Some challenge with Non-Discoverable CI Types
The real problem with Non-Discoverable CI Types is that, while it’s easy to load a few hundred or a few thousand individual non-discoverable CI Instance records into your CMDB, it becomes virtually impossible to manually create and maintain the relationships between them, each other, and discoverable technical CI Instances.
This is especially true in an environment that is constantly changing, which is more often the case than not for most enterprises. Every time new CI Instances are added to the enterprise or any time underlying infrastructure changes (for example an Application moves from one set of Servers to another), Semantic Relationships (i.e. CI Relationships) need to change, too. In addition to adding new relationships, relationships that were valid yesterday might be gone or changed, today. Keeping up with these types of changes, especially for Non-discoverable CI Types, is very difficult and often expensive.
Non-Discoverable Semantic Relationship Handling
Diving a little further into the Non-discoverable CI data problem, we see that the real problem is in how Semantic Relationships are created and maintained.
For example, if we have 1,000 Applications (i.e. 1,000 Application CI Instances) that are non-discoverable, imagine mapping each and every Application to its related set of Software CI Instances and to its related Server CI Instances. What is worse is that the data for Applications, Software, and Servers, is constantly changing, which means the relationships are constantly changing. Keeping up with these changes, manually, is just not viable. This issue with relationships is the PRIMARY reason most CMDB implementations never get to the point where they have high quality and usable non-discoverable data loaded into them.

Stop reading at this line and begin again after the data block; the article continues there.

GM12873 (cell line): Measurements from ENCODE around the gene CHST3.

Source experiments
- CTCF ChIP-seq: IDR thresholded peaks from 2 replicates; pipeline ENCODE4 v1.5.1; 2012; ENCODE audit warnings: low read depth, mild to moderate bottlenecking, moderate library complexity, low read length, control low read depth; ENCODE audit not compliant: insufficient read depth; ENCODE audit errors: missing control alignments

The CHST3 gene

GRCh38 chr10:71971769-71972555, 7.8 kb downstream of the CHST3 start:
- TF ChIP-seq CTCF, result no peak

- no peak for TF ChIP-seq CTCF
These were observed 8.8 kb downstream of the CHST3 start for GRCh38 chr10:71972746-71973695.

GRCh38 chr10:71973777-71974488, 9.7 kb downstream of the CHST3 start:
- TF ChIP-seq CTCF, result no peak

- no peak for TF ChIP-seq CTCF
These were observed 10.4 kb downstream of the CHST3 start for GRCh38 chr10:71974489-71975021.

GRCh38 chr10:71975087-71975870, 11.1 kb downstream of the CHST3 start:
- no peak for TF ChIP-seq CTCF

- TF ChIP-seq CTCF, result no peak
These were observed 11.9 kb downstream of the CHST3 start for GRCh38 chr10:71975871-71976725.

Options for dealing with Non-Discoverable Data
So, if 3rd party ADTs don’t help with Non-Discoverable CI Types, CI Instances, and CI Relationships, what are our options?
Build Custom Software Discovery Solutions
One option is to build your own custom solutions to handle Non-discoverable CI Types and CI Instances. While this sounds easy to some people, it becomes complicated and expensive, over time, as more and more CI Types need to be added and accounted for. Even more important is that, if your business is Insurance, Finance, Health, Pharma, etc., building such custom tools is clearly not your enterprise’s core competency. This means your valuable resources will be spending time on problems that have nothing to do with your core business.
Use Seed Files